Instructor Race and Gender Matter to Experiences with Faculty

Instructor Race and Gender Matter to Experiences with Faculty

Allison BrckaLorenz and Bridget Yuhas — As part of the 2016 Faculty Survey of Student Engagement (FSSE), more than 14,500 instructional staff from 119 bachelor’s degree-granting institutions responded to questions about their engagement in effective teaching practices and aspects of their interactions with students. While only one in five instructional staff identified as faculty of color, we found that racial/ethnic and gender identifications were related to how instructional staff teach and engage with students (Figures FS1 and FS2). In general, male instructors interacted with students and used effective teaching practices less often in their courses. Hispanic or Latino men and Black or African American men used effective educational practices more often than other men, and White women did so less often than other women and some men of color.

Interestingly, Black or African American male and female instructors interacted most often with students in meaningful ways, while White and Asian men did so the least. On average, White and Asian men and women interacted with students significantly less than Hispanic or Latina women or Black or African American men and women. The range of variation within these subgroups, however, is notable. For example, there is noticeably less variation among Hispanic or Latino men than Hispanic or Latina women (Figure FS1). Relative to Hispanic or Latino men, a greater proportion of Hispanic or Latina women scored above 45 on the student-faculty interaction scale. So, while there is considerable overlap in the two distributions, the greater variability for Hispanic and Latina women results in a higher average score for that group.

Figure FS1: Student-Faculty Interaction by Instructors’ Racial/Ethnic Identification and Gender Identity

Effective Teaching Practices, on average, were most likely to be used by Asian and Hispanic or Latina women instructors. White men did so the least often – averaging significantly less frequent use of effective practices than Black or African American, Asian, and Hispanic or Latino men. Although there is considerable variation within these subgroups, it is more consistent across groups than for Student-Faculty Interaction (Figure FS2).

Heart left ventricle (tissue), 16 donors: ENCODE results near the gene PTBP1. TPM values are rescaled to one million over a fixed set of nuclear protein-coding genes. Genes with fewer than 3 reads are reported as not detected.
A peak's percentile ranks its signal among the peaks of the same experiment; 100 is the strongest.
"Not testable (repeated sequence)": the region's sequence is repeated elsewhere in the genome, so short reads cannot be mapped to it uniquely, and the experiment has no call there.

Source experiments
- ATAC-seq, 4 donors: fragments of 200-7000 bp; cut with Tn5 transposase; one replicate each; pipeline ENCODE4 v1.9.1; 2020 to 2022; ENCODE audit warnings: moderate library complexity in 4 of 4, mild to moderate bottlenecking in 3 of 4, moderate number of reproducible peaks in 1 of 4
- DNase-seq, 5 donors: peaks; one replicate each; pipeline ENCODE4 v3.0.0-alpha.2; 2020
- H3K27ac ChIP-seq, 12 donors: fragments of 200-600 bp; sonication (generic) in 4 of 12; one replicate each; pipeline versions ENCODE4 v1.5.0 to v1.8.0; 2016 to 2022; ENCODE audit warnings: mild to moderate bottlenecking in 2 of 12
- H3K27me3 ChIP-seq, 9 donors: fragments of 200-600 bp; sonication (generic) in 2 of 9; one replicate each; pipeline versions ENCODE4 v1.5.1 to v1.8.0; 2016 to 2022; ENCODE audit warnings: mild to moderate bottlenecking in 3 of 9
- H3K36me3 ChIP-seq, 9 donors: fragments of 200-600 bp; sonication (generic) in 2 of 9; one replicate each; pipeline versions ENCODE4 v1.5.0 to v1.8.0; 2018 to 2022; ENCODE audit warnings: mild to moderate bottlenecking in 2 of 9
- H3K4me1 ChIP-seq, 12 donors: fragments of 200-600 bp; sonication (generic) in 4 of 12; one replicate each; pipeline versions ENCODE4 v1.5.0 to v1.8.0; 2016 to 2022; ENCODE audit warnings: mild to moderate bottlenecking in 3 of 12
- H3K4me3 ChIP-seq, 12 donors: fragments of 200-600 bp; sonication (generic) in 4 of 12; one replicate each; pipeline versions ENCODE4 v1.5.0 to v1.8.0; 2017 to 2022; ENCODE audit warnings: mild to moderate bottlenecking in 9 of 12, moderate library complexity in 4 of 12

Figure FS2: Effective Teaching Practices by Instructors’ Racial/Ethnic Identification and Gender Identity

Given the above findings, institutions seeking to improve the amount of student-faculty interaction and the use of effective teaching practices should consider multiple strategies. First, they can communicate the importance of these measures and the results illustrating group differences to their instructional staff. Second, they can put additional energy into recruiting and retaining faculty from groups likely to score high on these measures. Third, they can adapt support mechanisms (e.g., faculty development opportunities) to better address the needs of those groups of instructional staff likely to score low on these measures.

This story previously appeared in NSSE’s 2016 Annual Results report: Engagement Insights: Survey Findings on the Quality of Undergraduate Education.


Note: The Asian category of racial/ethnic identification reported here includes Native Hawaiian and other Pacific Islander instructional staff.